Humanities should help students find enlightenment and careers (opinion)


For some time I have been struggling with the problem of other minds. How, I wondered, can everyone have access to the same information and come to completely different conclusions?

When I left the house just to walk the dog in early 2020, other people were shouting in the crowd and claiming that a brand new virus was no worse than the seasonal flu. Some friends don’t believe me when I say that Cheez-Its form the basis of a healthy food pyramid. There are people who choose to have cats as pets. Go figure.

In 2016, all my friends woke up on November 9 to a stupor that just happened and lasted for years. How could we miss this?

Easy. We were so attached to our own beliefs and worldviews that we refused to consider that anyone, especially a near majority of our fellow citizens, could have different ideas and values. We had done what humans do: bury our heads in the sand, to our personal horror and likely downfall of the republic.

Time and time again I am confused by other minds, even those of people who share most of my opinions. These days, my confusion often occurs in conversations with colleagues.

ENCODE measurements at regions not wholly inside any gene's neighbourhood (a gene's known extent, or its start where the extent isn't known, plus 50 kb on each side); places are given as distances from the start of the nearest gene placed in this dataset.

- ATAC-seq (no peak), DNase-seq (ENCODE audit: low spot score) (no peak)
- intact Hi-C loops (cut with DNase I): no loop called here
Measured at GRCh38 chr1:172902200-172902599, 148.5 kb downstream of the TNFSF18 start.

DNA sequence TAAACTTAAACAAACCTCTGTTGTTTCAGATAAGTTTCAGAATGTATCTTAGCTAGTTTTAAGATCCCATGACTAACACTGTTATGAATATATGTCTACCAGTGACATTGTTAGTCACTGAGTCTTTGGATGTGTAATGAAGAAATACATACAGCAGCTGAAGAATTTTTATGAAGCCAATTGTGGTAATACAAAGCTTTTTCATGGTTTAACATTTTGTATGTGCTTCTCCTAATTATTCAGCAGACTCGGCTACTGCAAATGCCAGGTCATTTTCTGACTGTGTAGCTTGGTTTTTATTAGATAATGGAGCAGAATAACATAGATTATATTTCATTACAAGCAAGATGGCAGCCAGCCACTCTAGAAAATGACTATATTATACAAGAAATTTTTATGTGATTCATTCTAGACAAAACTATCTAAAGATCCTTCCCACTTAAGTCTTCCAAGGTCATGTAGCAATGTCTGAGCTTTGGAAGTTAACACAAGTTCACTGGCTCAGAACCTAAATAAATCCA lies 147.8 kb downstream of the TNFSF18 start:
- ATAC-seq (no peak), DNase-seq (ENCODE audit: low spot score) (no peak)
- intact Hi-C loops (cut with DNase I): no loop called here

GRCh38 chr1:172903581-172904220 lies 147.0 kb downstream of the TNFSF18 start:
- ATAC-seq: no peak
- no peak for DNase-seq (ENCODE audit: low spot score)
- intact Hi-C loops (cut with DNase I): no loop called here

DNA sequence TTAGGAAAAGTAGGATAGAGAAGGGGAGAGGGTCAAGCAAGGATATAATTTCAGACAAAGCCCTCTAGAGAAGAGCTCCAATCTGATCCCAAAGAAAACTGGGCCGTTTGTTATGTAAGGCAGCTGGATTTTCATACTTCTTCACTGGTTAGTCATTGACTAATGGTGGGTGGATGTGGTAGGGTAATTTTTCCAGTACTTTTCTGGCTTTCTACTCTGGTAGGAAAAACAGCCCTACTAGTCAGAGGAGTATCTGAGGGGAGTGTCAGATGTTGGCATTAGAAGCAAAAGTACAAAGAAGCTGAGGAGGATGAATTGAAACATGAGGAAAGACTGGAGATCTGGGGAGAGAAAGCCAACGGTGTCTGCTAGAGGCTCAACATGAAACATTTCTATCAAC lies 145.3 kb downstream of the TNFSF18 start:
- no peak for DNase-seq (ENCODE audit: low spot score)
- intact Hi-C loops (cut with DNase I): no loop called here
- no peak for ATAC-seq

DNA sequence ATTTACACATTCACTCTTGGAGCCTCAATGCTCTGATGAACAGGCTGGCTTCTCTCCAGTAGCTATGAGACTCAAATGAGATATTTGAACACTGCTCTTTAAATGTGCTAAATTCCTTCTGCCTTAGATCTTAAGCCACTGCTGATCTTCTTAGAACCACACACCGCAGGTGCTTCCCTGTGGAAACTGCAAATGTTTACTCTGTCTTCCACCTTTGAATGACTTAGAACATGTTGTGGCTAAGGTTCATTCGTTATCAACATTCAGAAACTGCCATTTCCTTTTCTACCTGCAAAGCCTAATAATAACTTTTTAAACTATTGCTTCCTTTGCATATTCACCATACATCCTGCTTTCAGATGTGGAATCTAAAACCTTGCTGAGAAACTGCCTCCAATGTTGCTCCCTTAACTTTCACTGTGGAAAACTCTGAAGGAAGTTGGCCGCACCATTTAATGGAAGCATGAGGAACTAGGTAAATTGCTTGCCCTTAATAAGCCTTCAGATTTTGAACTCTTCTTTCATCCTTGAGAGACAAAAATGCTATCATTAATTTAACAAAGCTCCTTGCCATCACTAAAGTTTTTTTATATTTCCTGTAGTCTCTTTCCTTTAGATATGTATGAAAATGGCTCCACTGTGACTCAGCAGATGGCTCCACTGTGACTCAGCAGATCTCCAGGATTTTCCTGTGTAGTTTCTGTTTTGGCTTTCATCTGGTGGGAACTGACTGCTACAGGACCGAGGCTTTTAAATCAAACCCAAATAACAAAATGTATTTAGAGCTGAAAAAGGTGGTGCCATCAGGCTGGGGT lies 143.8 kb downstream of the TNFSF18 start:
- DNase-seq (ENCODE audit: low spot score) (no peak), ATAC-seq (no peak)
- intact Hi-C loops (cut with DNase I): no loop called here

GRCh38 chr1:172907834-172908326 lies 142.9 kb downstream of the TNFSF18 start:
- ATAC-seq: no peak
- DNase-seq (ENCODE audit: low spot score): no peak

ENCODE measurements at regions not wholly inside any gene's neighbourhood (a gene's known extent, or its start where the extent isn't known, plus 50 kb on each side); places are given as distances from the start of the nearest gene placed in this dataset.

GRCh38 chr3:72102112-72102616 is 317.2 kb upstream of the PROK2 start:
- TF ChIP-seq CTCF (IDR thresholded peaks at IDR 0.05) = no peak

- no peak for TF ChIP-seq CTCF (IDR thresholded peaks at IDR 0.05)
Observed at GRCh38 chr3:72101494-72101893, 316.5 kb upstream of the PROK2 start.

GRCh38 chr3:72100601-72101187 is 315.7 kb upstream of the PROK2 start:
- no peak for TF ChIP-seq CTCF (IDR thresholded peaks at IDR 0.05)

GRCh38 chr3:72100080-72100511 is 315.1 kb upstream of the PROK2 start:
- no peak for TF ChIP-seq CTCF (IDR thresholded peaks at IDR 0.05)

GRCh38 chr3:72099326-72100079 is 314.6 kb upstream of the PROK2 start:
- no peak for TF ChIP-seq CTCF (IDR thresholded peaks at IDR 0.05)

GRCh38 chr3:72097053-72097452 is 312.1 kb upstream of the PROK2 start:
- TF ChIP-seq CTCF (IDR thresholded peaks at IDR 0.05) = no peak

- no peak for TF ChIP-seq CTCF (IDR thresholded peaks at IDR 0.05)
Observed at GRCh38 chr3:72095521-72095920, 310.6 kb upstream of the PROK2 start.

Many of them keep hammering on the same point: studying the humanities is good in itself. It is totally true. And it’s a strategic argument that won’t win anyone over.

Yes, I want students to read Plato, write poetry to nourish their souls, and learn to calculate how many angels can fit on the head of a pin. I also want them to be able to nourish their bodies. And to have health insurance.

This should not be one proposition or the other, despite the belief of many tradition-bound faculty members that preparing students for post-graduation careers is crude and inappropriate.

People in the humanities and social sciences can be as condescending and dismissive of their career-focused STEM colleagues as some politicians were from the “basket of deplorables” who backed a racist, sexist, and criminal presidential candidate. We ignore and sneer at our peril.

After researching a book for recent graduates looking for a job, I’ve come to believe that faculty members only need to make slight changes to teaching practices (although than larger adjustments to thinking) to do both: stay committed to their disciplines and help prepare students for careers. This is not a situation of choice.

Will he teach students lost paradise help them find a job? Sure. But not if we’re talking about instilling an ability to ‘think critically’, ‘analyze rigorously’ and ‘communicate effectively’. These meaningless words are thrown into discussions about general education goals and student learning outcomes. No employer – or really, no smart person – knows precisely what that looks like in real life.

But a student writing a cover letter to work at SpaceX who claims reading a 10,000-line poem written over 350 years ago and writing a 10-page article made them realize that Elon Musk is the modern incarnation of Milton’s Satan (“Space can create new worlds”) and that’s why they want to work for a visionary leader who could catch someone’s eye. recruiting need to see the details and love numbers Everything, they told me, can be quantified.